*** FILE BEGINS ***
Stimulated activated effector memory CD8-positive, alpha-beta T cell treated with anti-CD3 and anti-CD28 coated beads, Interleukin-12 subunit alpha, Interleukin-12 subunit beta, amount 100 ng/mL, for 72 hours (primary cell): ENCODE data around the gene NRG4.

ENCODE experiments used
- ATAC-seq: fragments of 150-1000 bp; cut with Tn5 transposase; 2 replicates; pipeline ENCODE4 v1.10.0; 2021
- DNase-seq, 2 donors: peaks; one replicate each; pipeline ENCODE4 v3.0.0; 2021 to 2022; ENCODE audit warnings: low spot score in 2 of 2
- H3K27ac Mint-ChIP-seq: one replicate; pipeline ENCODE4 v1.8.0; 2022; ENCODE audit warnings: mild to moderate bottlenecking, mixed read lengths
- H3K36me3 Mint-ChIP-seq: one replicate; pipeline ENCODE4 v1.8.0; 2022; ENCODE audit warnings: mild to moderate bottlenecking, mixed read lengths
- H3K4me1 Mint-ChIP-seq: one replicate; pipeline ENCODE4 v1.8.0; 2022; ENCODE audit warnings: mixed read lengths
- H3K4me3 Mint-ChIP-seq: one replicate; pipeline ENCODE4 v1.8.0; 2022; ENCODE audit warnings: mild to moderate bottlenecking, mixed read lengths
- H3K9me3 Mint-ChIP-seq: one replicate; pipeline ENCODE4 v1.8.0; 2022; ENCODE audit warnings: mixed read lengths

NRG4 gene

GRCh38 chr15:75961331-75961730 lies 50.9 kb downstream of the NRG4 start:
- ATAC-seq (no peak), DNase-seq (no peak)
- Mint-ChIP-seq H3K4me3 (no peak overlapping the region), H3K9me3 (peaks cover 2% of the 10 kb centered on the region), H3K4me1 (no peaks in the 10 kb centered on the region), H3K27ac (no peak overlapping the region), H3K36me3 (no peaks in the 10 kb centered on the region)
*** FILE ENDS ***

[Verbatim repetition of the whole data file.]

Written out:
Stimulated activated effector memory CD8-positive, alpha-beta T cell treated with anti-CD3 and anti-CD28 coated beads, Interleukin-12 subunit alpha, Interleukin-12 subunit beta, amount 100 ng/mL, for 72 hours (primary cell): ENCODE data around the gene NRG4.

ENCODE experiments used
- ATAC-seq: fragments of 150-1000 bp; cut with Tn5 transposase; 2 replicates; pipeline ENCODE4 v1.10.0; 2021
- DNase-seq, 2 donors: peaks; one replicate each; pipeline ENCODE4 v3.0.0; 2021 to 2022; ENCODE audit warnings: low spot score in 2 of 2
- H3K27ac Mint-ChIP-seq: one replicate; pipeline ENCODE4 v1.8.0; 2022; ENCODE audit warnings: mild to moderate bottlenecking, mixed read lengths
- H3K36me3 Mint-ChIP-seq: one replicate; pipeline ENCODE4 v1.8.0; 2022; ENCODE audit warnings: mild to moderate bottlenecking, mixed read lengths
- H3K4me1 Mint-ChIP-seq: one replicate; pipeline ENCODE4 v1.8.0; 2022; ENCODE audit warnings: mixed read lengths
- H3K4me3 Mint-ChIP-seq: one replicate; pipeline ENCODE4 v1.8.0; 2022; ENCODE audit warnings: mild to moderate bottlenecking, mixed read lengths
- H3K9me3 Mint-ChIP-seq: one replicate; pipeline ENCODE4 v1.8.0; 2022; ENCODE audit warnings: mixed read lengths

NRG4 gene

GRCh38 chr15:75961331-75961730 lies 50.9 kb downstream of the NRG4 start:
- ATAC-seq (no peak), DNase-seq (no peak)
- Mint-ChIP-seq H3K4me3 (no peak overlapping the region), H3K9me3 (peaks cover 2% of the 10 kb centered on the region), H3K4me1 (no peaks in the 10 kb centered on the region), H3K27ac (no peak overlapping the region), H3K36me3 (no peaks in the 10 kb centered on the region)